Seventy-three years ago on May 14 (according to the Gregorian calendar), the leaders of what in a few minutes would become the nation of Israel declared its independence. Just 11 minutes later, U.S. President Harry S. Truman gave the Jewish state and the Jewish people his and America’s blessing. Through a combination of tragedy and triumph, the Israel of May 14, 1948 has become the Israel of May 2021. It is nothing short of a miracle.
That first Israel Independence Day was a special day throughout the Diaspora, and it should be an extra-special day once again in the Diaspora.
Despite incessant efforts that continue up to the minute to try to snuff out Jewish self-determination in our homeland and the bastion of democracy in an otherwise despotic Middle East, the tiny nation of Israel thrives beyond what just about anyone could have imagined at the First World Zionist Congress in 1897 or even as David Ben-Gurion read Israel’s Declaration of Independence 51 years later.
Those Jews who are today 73 years old or younger have not experienced a time when there was no State of Israel. But talk to Jews who were past their childhood when the Jewish state was re-established and you may learn firsthand what a sea change it was, especially after Israel managed to repel the six attacking Arab armies and local Arabs to survive and continue its defense in its ongoing War of Independence.
To have a nation to call our own solidified Jewish standing among the world; to have our homeland restored prompted pride; and while it is preferable to “run” towards Israel out of love rather than hold Israel solely as a place of refuge should the need arise, Israel instilled a sense of reassurance and confidence in a world long volatile and uncertain for Jews. Israel earned Jews respect that we may have otherwise lacked among our non-Jewish friends and neighbors.
Israel has ably served all of those roles ever since.
It is important here to point out that while the Jewish state gained its independence in 1948, Israel was established/created thousands of years earlier.
Israelis marked Independence Day, Yom Ha’atzmaut, appropriately on the fifth of Iyar on the Hebrew calendar, which this year coincided with April 14-15. For Israelis, Independence Day is one of pure celebration, including fireworks. It is also a joyous day for many Jewish people (sadly, not all) the world over, and even Israel’s non-Jewish friends rejoice on this day.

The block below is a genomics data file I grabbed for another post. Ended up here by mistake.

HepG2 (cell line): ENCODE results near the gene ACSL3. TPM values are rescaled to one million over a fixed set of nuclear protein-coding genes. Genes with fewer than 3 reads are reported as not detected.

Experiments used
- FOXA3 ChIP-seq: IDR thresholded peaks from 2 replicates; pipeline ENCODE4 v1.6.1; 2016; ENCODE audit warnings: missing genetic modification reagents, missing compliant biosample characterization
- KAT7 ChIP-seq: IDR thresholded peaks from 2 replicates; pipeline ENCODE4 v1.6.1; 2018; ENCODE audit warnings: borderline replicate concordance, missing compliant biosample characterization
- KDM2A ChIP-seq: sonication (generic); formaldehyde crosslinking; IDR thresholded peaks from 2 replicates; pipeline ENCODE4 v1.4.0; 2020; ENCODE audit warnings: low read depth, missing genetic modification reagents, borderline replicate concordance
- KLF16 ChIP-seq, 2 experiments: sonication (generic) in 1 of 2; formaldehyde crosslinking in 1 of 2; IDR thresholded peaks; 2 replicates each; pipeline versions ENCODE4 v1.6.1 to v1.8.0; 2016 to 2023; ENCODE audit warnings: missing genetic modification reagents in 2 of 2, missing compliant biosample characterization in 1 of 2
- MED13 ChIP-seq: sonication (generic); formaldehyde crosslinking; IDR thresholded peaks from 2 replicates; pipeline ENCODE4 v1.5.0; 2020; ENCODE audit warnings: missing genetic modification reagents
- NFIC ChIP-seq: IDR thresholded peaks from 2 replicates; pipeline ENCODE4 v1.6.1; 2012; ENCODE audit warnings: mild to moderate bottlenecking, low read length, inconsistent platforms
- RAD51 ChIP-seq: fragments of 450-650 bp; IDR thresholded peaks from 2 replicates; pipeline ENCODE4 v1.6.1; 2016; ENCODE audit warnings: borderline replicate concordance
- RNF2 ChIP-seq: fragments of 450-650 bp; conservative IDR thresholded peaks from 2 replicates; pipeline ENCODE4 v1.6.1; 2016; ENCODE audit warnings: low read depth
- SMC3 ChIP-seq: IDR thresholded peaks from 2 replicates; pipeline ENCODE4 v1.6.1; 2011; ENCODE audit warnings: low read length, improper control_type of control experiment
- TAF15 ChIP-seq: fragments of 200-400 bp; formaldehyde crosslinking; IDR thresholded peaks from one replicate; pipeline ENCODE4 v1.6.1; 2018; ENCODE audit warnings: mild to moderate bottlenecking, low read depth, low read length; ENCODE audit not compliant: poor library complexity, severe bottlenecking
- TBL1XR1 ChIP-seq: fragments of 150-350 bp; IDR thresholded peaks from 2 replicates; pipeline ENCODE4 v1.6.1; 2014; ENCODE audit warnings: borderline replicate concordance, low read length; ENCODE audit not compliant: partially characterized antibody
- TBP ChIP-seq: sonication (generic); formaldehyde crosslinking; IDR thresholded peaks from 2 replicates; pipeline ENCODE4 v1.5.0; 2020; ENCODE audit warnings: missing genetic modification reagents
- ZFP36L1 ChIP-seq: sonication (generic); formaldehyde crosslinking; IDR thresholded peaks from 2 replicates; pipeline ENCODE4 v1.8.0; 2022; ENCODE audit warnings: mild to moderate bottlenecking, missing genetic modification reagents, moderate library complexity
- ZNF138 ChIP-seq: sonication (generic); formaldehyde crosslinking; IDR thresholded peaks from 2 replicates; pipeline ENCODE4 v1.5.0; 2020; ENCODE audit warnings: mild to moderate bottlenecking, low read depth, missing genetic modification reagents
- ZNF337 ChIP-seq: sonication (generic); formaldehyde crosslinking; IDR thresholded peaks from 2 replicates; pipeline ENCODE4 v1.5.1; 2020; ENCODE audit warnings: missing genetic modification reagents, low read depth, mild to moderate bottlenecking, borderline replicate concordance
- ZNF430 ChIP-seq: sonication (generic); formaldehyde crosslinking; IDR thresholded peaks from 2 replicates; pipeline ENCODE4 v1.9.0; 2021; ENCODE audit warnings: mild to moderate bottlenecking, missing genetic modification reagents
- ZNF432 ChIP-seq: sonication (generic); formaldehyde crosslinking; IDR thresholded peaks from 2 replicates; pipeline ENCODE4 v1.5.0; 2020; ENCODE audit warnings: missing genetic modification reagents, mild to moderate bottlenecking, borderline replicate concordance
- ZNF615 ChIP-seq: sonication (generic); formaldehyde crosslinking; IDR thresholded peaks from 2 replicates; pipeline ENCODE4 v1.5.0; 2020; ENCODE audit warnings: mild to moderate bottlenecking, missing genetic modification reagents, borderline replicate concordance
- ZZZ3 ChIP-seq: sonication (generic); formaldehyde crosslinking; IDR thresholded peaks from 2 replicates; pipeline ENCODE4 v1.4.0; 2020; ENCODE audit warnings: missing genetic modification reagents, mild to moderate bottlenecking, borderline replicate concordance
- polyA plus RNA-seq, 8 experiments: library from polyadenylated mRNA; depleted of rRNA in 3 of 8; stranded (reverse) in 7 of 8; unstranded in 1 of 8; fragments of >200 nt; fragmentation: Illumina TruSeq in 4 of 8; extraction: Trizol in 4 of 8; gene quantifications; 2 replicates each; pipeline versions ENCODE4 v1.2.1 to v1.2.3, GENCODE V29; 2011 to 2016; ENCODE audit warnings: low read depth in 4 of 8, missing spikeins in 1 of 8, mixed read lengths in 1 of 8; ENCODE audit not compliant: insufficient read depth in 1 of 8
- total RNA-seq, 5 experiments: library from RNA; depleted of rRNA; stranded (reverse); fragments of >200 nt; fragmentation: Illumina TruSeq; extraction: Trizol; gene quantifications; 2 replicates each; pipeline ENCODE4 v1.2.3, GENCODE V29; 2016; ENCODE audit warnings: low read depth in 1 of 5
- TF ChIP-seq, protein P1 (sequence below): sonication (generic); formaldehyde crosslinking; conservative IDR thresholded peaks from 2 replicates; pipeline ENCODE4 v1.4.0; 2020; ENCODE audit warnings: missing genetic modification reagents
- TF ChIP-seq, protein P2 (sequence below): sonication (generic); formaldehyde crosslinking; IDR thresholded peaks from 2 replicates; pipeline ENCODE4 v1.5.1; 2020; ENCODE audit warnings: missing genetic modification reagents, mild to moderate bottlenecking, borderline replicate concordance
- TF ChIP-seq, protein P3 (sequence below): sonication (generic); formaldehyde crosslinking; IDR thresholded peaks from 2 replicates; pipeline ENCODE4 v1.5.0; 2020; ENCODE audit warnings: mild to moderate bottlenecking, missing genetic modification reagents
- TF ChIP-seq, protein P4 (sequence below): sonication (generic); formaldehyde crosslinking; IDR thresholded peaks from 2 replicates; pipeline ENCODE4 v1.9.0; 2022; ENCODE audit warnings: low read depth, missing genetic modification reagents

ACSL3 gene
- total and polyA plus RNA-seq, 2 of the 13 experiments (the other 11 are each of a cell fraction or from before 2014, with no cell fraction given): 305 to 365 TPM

In America, the celebration is generally pegged to May 14 with parades and other events in areas where there are large Jewish communities, but little of substance when substantive action is needed given circumstances and threats.
Israel is facing immediate existential threats from Iran and from those who want to fund and raise up those committed to its destruction (G-d forbid!), and longer-term/evolving dangers from terrorists and their facilitators, in addition to anti-Jewish propaganda campaigns and the BDS movement. The media always has Israel under a microscope searching for defects while ignoring accomplishments. And then there are the threats from within the Jewish community as well, which seem to be growing.
For those outside Israel, Israel’s Independence Day should also include (when it does not coincide with Shabbat) time dedicated to pro-Israel advocacy and activism, as well as learning and education.
There is a tremendous amount of knowledge to glean about the history of the land and the people; international law, and the United Nations and its forerunner, the League of Nations; the wars and massacres of Jews and terrorism, and the bravery and victories despite them; the demographics of the past and present; the religious and cultural significance of specific areas; who Israel’s friends are and what enemies who pretend to be friends are up to; and terror attacks that preceded Independence by decades and continue to this day.
Then there is the need to put the knowledge to work via advocacy and activism, both learning how to do that and then engaging in actual meaningful advocacy/activism.
The Zionist Organization of America offers a number of activities and projects for individuals to help Israel—from our “Buy Israel” project to responses to anti-Israel media bias to our Textbook Survey Project. We also offer a wealth of tools, training and resources for advocacy.
Israel Independence Day is the perfect day to set aside time, effort and commitment to learn more and do the necessary work. It should be done throughout the year, but especially on this particular day.
Steve Feldman is the executive director of the Greater Philadelphia chapter of the Zionist Organization of America.